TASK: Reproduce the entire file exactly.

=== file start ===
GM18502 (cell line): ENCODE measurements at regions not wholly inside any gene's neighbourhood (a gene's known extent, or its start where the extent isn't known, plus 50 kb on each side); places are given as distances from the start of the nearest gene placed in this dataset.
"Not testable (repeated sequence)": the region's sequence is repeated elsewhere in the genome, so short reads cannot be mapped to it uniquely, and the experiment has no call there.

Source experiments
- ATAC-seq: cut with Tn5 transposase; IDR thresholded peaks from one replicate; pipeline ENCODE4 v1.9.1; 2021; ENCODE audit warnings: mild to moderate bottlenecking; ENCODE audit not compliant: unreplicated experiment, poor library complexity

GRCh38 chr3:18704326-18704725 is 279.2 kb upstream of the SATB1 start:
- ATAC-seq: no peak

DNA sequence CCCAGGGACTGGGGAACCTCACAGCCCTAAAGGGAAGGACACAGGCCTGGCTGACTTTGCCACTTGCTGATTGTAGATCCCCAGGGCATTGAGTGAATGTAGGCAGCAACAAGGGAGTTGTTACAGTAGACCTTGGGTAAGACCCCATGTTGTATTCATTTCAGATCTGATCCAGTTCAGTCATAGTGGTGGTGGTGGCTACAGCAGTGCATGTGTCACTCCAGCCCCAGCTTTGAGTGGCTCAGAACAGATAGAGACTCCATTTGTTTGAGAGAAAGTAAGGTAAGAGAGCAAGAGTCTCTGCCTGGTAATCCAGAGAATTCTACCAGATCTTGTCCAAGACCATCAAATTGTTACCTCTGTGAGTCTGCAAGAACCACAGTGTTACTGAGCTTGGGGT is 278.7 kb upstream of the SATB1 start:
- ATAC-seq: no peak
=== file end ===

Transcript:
GM18502 (cell line): ENCODE measurements at regions not wholly inside any gene's neighbourhood (a gene's known extent, or its start where the extent isn't known, plus 50 kb on each side); places are given as distances from the start of the nearest gene placed in this dataset.
"Not testable (repeated sequence)": the region's sequence is repeated elsewhere in the genome, so short reads cannot be mapped to it uniquely, and the experiment has no call there.

Source experiments
- ATAC-seq: cut with Tn5 transposase; IDR thresholded peaks from one replicate; pipeline ENCODE4 v1.9.1; 2021; ENCODE audit warnings: mild to moderate bottlenecking; ENCODE audit not compliant: unreplicated experiment, poor library complexity

GRCh38 chr3:18704326-18704725 is 279.2 kb upstream of the SATB1 start:
- ATAC-seq: no peak

DNA sequence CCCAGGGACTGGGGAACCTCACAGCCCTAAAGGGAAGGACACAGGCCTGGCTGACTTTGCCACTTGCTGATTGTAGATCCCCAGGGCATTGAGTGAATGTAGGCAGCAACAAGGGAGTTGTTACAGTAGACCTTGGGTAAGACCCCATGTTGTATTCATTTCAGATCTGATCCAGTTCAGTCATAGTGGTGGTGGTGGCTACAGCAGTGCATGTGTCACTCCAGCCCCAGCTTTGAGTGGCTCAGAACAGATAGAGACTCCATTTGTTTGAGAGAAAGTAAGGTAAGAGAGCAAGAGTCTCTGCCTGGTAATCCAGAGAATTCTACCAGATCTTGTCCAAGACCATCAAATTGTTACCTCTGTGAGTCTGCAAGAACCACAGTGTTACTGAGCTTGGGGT is 278.7 kb upstream of the SATB1 start:
- ATAC-seq: no peak